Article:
But the lions, the lions are nothing like anything she has ever felt… or will ever experience again.

They do not remember the light. They do not recall their lives among the living at the sight of that sliver. They have always lurked in the darkness, despising the light. They, too, hunger for it, but not to return… but to destroy it… all of it.

She senses them clearly, feels their collective hatred for her. She has no right to be in this place, flaunting her strand of light in their faces. But they have been searching for an opportunity. Oh… for so long… they have waited for someone just like her to allow them passage into the realm of light.

And the hunger they unleash upon her threatens to overcome her in the darkness. The lions attempt to consume her flesh, but are frustrated, confused, infuriated further, because she is here without flesh, without the blood they so desperately crave. But she has gained their attention now. And they will never forget her.

Meredith finds one. The emerald lion appears out of the darkness, or the darkness takes on the form of the lion, she cannot tell. All Meredith knows is that she can feel the lion’s savage thoughts attempting to devour her mind. She quickly retreats.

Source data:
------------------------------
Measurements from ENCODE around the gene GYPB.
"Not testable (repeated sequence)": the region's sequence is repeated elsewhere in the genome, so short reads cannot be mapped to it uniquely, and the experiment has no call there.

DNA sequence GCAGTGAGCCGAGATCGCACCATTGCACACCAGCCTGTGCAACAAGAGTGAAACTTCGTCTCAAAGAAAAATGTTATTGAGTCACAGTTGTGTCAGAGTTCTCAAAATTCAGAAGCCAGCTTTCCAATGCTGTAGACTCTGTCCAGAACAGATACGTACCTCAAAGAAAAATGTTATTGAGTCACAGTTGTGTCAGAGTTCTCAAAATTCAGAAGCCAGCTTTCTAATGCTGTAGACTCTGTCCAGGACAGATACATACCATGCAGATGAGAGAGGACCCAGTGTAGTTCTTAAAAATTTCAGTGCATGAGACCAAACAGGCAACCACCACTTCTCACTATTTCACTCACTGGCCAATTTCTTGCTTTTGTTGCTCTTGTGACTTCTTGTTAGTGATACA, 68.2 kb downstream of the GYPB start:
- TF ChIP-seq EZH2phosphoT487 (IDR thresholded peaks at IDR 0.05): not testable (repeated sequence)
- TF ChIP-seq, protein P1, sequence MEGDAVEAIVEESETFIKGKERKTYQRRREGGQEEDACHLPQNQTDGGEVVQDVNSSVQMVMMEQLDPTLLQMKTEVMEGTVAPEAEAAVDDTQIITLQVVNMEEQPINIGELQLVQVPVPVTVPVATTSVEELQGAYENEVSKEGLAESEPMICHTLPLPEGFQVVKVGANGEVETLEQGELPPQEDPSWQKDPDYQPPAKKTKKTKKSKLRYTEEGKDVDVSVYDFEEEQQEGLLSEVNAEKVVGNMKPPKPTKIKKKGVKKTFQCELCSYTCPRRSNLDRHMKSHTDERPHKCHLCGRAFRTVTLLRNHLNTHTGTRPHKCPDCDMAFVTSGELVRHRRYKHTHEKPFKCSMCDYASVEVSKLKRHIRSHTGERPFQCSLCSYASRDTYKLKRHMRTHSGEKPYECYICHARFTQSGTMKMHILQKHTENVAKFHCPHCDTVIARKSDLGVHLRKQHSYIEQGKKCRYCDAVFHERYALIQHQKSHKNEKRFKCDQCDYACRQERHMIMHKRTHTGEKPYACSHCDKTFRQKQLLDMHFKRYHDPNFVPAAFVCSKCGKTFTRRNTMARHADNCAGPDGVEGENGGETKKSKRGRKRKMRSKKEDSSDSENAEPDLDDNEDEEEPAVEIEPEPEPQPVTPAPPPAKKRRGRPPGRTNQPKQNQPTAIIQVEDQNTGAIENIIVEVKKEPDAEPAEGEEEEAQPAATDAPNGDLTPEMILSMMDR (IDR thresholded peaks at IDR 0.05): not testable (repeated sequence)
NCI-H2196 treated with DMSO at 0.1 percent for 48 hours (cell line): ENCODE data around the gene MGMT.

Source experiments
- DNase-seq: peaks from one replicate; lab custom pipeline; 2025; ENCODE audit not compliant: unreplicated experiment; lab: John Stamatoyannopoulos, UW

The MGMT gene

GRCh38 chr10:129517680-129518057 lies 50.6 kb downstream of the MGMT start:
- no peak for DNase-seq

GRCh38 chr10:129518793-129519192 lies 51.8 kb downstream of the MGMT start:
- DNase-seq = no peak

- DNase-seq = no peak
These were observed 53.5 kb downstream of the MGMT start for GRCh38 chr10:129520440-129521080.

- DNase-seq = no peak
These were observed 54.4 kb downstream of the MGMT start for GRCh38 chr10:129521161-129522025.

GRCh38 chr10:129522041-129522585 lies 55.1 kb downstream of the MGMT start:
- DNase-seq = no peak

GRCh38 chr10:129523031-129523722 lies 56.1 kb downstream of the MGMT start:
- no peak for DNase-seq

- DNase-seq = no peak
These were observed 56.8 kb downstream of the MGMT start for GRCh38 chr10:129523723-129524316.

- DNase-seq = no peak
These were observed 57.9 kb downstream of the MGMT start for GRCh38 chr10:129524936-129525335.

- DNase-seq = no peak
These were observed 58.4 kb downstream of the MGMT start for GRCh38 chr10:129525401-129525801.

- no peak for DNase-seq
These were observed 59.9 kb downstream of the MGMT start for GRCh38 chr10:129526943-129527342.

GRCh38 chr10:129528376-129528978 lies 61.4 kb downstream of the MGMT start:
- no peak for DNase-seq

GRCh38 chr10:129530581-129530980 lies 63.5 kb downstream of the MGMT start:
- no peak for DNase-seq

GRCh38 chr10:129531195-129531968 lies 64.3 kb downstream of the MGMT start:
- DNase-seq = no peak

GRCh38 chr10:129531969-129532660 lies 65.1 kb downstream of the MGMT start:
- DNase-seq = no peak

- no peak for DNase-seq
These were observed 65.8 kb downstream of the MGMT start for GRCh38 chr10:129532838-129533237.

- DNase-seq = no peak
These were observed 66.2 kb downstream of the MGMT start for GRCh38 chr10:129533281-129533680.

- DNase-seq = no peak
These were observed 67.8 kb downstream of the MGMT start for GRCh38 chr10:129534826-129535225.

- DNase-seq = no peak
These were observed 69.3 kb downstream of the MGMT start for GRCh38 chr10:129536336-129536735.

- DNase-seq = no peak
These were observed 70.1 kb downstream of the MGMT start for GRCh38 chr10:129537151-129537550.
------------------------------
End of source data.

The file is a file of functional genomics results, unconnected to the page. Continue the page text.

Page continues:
The beast locks on to her foul scent, and follows…


…The resounding roar of the lion immediately destroys Meredith’s connection to the dead place. She falls over backward in the sand, the wind knocked from her as she gasps for air.

The sand lion explodes. A large beast with yellow fire for eyes appears beneath the scattered grains in the exact position of Toby’s creation. The rush of warm air across its black, not emerald-green mane, rips across its face. The bright sun above causes the lion to squint its eyes and turn away. The sound of the crashing waves makes it fall to all fours and turn toward the ocean, momentarily distracted by this strange place of light and substance.

To Meredith, the lion reminds her of charcoal as if it had been burnt to a crisp upon arrival. She stares at the beast, unable to move, unable to grasp the fact that it is actually here, ripped from the darkness within her mind like a nightmare made manifest. For a moment, the gigantic lion seems to shimmer in the hot sun as it starts to lose its shape, shifting into black mist momentarily before reforming.

Toby’s laughter is the mental slap across her face, causing both the young woman and the beast to accept what has happened.

“You did it! You did it, Meredith!” Toby cries out excitedly to her right.

She doesn’t have time to celebrate with the young boy.

Toby is dancing about in the sand, hollering like he’s just lost his mind.